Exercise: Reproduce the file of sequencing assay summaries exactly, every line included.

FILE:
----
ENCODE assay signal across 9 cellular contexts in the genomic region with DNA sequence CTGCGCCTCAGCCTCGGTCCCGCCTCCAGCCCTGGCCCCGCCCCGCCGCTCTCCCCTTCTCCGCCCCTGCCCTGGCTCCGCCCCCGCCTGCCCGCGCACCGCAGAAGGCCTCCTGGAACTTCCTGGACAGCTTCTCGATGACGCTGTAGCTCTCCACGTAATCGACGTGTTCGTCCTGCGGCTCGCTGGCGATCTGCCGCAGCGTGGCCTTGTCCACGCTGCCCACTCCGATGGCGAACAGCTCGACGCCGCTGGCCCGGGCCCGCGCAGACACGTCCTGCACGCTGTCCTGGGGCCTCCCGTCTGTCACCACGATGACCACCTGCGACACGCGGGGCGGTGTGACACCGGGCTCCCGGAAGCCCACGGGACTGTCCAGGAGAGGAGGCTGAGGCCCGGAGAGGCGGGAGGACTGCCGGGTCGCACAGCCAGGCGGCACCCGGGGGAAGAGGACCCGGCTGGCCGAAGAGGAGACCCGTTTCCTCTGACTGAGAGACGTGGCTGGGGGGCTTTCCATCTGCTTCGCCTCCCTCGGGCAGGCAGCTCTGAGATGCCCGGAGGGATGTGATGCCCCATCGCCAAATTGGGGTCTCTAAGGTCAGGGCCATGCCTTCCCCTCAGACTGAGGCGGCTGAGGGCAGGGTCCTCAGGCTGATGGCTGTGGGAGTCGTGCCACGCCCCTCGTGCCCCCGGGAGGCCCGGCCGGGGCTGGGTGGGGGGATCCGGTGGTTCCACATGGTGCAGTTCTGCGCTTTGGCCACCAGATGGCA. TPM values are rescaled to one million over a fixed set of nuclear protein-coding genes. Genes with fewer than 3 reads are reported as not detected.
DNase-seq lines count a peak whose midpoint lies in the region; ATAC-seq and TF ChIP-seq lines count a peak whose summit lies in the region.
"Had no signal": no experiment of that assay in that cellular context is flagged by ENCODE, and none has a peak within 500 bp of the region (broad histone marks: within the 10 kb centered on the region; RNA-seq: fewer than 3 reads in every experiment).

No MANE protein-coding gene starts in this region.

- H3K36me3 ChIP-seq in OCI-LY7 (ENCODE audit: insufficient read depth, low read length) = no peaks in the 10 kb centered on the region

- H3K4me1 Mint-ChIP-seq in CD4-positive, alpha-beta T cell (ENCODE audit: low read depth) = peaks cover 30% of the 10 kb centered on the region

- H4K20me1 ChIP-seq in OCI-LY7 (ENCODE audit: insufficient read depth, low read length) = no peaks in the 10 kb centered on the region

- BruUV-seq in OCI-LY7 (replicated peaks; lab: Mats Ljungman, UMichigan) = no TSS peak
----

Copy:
ENCODE assay signal across 9 cellular contexts in the genomic region with DNA sequence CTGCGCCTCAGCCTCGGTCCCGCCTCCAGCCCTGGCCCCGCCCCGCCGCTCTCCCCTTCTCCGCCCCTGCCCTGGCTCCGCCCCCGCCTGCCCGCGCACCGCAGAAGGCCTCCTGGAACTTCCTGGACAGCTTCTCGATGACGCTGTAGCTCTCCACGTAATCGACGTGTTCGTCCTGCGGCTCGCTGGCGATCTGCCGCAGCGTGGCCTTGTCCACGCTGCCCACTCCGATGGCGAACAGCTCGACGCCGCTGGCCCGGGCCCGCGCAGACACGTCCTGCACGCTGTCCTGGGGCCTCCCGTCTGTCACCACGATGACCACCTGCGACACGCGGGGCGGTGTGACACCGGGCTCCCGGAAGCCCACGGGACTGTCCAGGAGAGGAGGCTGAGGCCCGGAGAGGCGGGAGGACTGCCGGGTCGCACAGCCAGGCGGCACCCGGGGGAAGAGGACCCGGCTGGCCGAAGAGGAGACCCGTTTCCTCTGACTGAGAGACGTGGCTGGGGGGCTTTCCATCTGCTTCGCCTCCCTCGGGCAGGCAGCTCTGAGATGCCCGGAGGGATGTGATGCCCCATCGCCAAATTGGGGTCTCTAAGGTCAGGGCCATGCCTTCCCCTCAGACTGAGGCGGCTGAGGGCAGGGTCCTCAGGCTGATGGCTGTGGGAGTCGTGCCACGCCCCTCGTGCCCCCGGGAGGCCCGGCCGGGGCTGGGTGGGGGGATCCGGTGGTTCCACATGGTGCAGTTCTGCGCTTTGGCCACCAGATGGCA. TPM values are rescaled to one million over a fixed set of nuclear protein-coding genes. Genes with fewer than 3 reads are reported as not detected.
DNase-seq lines count a peak whose midpoint lies in the region; ATAC-seq and TF ChIP-seq lines count a peak whose summit lies in the region.
"Had no signal": no experiment of that assay in that cellular context is flagged by ENCODE, and none has a peak within 500 bp of the region (broad histone marks: within the 10 kb centered on the region; RNA-seq: fewer than 3 reads in every experiment).

No MANE protein-coding gene starts in this region.

- H3K36me3 ChIP-seq in OCI-LY7 (ENCODE audit: insufficient read depth, low read length) = no peaks in the 10 kb centered on the region

- H3K4me1 Mint-ChIP-seq in CD4-positive, alpha-beta T cell (ENCODE audit: low read depth) = peaks cover 30% of the 10 kb centered on the region

- H4K20me1 ChIP-seq in OCI-LY7 (ENCODE audit: insufficient read depth, low read length) = no peaks in the 10 kb centered on the region

- BruUV-seq in OCI-LY7 (replicated peaks; lab: Mats Ljungman, UMichigan) = no TSS peak